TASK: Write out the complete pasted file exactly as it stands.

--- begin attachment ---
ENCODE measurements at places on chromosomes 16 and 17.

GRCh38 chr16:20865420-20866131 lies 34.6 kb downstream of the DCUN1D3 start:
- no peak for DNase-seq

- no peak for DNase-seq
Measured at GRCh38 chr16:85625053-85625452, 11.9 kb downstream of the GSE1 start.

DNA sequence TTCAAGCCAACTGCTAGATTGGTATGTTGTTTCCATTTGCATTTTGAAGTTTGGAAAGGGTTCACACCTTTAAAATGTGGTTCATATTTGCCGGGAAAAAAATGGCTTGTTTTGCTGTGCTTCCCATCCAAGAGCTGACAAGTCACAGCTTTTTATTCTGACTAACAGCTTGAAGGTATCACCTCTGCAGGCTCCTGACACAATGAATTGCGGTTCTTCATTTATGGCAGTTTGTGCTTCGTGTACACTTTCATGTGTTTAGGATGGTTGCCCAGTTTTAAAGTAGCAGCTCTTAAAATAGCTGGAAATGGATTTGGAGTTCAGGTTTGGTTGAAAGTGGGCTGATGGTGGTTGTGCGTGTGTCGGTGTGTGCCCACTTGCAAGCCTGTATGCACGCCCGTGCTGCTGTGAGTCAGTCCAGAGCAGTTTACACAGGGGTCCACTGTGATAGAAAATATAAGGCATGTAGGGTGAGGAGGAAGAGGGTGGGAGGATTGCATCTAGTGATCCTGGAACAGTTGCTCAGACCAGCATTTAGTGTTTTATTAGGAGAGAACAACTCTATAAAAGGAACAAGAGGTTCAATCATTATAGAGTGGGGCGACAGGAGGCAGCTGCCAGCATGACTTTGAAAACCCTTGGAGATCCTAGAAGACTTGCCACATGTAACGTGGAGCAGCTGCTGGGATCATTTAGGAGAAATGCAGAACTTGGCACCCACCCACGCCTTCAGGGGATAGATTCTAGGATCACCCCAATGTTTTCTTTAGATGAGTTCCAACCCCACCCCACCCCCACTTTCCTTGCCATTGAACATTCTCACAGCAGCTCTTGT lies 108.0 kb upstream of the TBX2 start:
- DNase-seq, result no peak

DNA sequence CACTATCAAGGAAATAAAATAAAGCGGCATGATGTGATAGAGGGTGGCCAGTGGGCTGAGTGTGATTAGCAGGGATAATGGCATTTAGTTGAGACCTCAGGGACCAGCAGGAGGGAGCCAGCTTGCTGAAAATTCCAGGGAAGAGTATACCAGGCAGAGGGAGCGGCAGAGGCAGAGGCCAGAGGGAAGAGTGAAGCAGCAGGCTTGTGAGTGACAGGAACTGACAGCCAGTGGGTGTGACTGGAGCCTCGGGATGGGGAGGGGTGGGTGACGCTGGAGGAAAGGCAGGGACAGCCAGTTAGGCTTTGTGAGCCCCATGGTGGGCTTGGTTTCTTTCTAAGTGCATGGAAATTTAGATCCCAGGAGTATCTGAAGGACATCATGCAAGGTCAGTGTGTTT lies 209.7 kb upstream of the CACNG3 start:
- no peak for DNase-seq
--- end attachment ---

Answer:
ENCODE measurements at places on chromosomes 16 and 17.

GRCh38 chr16:20865420-20866131 lies 34.6 kb downstream of the DCUN1D3 start:
- no peak for DNase-seq

- no peak for DNase-seq
Measured at GRCh38 chr16:85625053-85625452, 11.9 kb downstream of the GSE1 start.

DNA sequence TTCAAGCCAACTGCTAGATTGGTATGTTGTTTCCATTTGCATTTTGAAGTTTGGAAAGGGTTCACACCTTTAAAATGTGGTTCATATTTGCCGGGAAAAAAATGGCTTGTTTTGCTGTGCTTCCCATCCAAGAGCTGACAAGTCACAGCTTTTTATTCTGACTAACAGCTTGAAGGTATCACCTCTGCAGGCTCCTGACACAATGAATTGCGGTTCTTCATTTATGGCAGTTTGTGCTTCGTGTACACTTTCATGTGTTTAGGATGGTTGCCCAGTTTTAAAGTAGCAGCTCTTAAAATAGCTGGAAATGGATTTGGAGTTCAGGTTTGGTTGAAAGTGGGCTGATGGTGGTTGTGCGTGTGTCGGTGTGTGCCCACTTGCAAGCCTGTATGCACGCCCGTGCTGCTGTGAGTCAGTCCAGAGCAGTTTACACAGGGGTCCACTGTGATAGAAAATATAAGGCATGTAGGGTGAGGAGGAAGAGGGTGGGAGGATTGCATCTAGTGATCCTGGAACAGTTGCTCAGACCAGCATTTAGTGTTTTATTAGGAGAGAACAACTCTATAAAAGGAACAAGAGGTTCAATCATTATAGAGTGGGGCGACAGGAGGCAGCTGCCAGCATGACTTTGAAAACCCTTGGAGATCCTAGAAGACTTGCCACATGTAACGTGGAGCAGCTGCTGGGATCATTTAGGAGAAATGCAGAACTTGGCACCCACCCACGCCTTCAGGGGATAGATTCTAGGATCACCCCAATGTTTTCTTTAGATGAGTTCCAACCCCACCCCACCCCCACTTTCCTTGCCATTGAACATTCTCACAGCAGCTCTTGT lies 108.0 kb upstream of the TBX2 start:
- DNase-seq, result no peak

DNA sequence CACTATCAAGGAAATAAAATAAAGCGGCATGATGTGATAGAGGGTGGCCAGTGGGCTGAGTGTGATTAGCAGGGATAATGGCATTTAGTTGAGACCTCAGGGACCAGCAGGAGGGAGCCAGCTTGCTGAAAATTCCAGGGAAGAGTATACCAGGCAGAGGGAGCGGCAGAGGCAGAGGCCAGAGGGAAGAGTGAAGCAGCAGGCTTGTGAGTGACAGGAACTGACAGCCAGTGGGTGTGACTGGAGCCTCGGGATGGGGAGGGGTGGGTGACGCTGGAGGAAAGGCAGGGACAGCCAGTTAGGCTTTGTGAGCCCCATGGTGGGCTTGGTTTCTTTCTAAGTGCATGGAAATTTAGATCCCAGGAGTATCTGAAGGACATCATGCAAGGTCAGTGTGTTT lies 209.7 kb upstream of the CACNG3 start:
- no peak for DNase-seq